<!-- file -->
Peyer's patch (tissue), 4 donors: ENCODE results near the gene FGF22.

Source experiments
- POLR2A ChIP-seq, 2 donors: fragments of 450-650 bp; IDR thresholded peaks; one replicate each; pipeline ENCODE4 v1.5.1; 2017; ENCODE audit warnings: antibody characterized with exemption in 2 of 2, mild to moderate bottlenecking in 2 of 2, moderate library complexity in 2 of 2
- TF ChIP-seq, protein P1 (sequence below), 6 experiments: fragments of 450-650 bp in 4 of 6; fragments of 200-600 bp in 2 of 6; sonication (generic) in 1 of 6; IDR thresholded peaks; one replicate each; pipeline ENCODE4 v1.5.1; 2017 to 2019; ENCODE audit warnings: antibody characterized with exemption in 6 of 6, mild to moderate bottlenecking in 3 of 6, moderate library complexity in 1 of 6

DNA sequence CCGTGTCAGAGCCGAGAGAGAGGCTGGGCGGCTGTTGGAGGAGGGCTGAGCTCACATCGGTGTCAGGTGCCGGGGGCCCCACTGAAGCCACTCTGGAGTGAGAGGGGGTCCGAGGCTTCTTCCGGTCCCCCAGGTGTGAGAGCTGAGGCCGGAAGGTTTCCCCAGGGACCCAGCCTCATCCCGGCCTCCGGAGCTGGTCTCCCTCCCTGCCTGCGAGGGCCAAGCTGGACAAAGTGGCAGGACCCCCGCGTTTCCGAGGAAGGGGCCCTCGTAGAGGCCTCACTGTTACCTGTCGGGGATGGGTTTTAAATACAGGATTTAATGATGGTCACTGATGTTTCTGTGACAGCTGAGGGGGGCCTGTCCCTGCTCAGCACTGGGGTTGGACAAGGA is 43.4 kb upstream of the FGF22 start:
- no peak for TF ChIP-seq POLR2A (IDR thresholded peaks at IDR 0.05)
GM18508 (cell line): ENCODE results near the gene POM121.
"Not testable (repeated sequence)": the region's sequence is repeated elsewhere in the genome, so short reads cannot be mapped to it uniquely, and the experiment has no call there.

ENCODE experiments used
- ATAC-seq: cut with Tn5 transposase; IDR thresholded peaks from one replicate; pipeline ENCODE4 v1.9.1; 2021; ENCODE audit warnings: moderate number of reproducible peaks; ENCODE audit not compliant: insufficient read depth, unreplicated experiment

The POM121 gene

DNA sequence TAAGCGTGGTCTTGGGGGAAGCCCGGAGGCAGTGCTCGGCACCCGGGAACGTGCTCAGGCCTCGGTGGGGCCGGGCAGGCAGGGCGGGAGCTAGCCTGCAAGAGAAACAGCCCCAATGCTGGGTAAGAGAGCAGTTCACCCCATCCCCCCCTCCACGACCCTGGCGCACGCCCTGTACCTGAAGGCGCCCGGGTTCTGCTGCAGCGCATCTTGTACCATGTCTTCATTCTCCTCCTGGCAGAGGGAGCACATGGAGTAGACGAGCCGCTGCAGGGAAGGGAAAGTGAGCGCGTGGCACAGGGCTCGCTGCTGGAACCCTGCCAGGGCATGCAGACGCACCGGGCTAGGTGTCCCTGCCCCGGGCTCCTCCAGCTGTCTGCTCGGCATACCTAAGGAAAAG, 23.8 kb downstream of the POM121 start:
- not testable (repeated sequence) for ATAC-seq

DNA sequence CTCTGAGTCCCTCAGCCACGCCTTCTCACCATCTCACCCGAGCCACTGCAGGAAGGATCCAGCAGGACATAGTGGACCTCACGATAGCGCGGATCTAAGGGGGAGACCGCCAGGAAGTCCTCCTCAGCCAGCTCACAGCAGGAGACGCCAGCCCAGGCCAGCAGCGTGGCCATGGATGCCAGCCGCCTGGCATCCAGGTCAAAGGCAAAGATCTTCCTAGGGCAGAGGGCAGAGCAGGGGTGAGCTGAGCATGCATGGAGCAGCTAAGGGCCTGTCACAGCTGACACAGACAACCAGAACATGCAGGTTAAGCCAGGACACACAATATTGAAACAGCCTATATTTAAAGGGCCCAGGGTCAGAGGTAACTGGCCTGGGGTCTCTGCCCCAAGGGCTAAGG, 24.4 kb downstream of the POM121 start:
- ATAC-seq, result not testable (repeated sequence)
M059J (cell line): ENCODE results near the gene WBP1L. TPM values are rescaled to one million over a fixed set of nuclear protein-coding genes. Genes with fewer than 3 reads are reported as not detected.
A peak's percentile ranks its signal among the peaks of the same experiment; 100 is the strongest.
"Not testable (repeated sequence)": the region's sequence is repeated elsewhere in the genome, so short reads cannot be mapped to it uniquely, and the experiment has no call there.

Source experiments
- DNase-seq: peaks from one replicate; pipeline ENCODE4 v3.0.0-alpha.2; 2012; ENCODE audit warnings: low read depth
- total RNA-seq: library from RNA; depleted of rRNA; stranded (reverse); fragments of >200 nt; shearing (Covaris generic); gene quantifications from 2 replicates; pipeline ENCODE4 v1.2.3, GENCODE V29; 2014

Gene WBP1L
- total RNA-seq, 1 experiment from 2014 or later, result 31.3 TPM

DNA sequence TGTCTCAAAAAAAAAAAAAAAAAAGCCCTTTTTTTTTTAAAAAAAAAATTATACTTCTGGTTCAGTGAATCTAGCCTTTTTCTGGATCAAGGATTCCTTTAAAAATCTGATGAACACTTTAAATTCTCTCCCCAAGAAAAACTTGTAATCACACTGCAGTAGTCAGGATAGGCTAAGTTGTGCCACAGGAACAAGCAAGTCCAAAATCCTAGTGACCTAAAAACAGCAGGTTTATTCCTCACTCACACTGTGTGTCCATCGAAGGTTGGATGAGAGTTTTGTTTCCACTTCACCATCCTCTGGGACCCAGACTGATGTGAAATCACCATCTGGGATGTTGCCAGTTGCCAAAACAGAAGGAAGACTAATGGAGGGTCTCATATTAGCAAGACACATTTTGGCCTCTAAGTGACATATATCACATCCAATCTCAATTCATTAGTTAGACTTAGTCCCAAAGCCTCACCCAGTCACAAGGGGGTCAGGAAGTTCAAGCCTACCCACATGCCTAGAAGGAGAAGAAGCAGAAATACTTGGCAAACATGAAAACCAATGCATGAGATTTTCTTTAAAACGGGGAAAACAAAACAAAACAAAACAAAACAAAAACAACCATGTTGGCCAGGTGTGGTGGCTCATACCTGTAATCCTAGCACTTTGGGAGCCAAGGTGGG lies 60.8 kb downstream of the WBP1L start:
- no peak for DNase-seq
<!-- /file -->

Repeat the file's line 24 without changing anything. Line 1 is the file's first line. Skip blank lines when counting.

DNA sequence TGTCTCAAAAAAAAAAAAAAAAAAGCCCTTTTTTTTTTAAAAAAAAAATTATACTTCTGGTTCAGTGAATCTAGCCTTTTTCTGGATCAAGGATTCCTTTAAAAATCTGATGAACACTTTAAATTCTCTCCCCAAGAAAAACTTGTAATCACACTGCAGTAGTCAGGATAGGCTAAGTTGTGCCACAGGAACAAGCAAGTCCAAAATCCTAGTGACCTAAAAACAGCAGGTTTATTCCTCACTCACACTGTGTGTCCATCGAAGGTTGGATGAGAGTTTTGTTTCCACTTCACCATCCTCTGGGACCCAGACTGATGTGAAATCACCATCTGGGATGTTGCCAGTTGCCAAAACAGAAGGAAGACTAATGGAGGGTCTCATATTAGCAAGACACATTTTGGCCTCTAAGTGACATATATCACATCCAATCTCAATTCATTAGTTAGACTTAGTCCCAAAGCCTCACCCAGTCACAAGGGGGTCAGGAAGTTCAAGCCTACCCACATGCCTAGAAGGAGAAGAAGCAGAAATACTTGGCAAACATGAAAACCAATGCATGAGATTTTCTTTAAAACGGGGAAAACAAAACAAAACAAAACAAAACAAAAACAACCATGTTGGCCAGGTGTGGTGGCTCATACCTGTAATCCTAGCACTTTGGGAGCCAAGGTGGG lies 60.8 kb downstream of the WBP1L start: